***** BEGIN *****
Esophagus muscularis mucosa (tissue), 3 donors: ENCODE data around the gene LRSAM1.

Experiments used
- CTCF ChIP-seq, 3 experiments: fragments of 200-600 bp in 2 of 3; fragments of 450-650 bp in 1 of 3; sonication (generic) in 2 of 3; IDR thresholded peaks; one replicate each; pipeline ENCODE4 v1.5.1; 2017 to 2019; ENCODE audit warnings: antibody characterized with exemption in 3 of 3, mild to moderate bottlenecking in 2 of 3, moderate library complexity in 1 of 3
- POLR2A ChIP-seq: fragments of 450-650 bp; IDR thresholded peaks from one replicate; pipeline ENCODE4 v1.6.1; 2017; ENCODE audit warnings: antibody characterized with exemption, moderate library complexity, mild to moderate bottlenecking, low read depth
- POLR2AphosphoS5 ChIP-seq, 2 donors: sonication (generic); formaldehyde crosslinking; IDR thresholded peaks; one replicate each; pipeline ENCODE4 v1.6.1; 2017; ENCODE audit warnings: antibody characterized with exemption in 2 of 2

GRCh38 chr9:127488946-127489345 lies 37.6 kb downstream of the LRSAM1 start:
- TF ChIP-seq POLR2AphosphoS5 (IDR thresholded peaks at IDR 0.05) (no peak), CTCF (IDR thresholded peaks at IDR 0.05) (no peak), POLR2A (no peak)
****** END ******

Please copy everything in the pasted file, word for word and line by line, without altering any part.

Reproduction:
Esophagus muscularis mucosa (tissue), 3 donors: ENCODE data around the gene LRSAM1.

Experiments used
- CTCF ChIP-seq, 3 experiments: fragments of 200-600 bp in 2 of 3; fragments of 450-650 bp in 1 of 3; sonication (generic) in 2 of 3; IDR thresholded peaks; one replicate each; pipeline ENCODE4 v1.5.1; 2017 to 2019; ENCODE audit warnings: antibody characterized with exemption in 3 of 3, mild to moderate bottlenecking in 2 of 3, moderate library complexity in 1 of 3
- POLR2A ChIP-seq: fragments of 450-650 bp; IDR thresholded peaks from one replicate; pipeline ENCODE4 v1.6.1; 2017; ENCODE audit warnings: antibody characterized with exemption, moderate library complexity, mild to moderate bottlenecking, low read depth
- POLR2AphosphoS5 ChIP-seq, 2 donors: sonication (generic); formaldehyde crosslinking; IDR thresholded peaks; one replicate each; pipeline ENCODE4 v1.6.1; 2017; ENCODE audit warnings: antibody characterized with exemption in 2 of 2

GRCh38 chr9:127488946-127489345 lies 37.6 kb downstream of the LRSAM1 start:
- TF ChIP-seq POLR2AphosphoS5 (IDR thresholded peaks at IDR 0.05) (no peak), CTCF (IDR thresholded peaks at IDR 0.05) (no peak), POLR2A (no peak)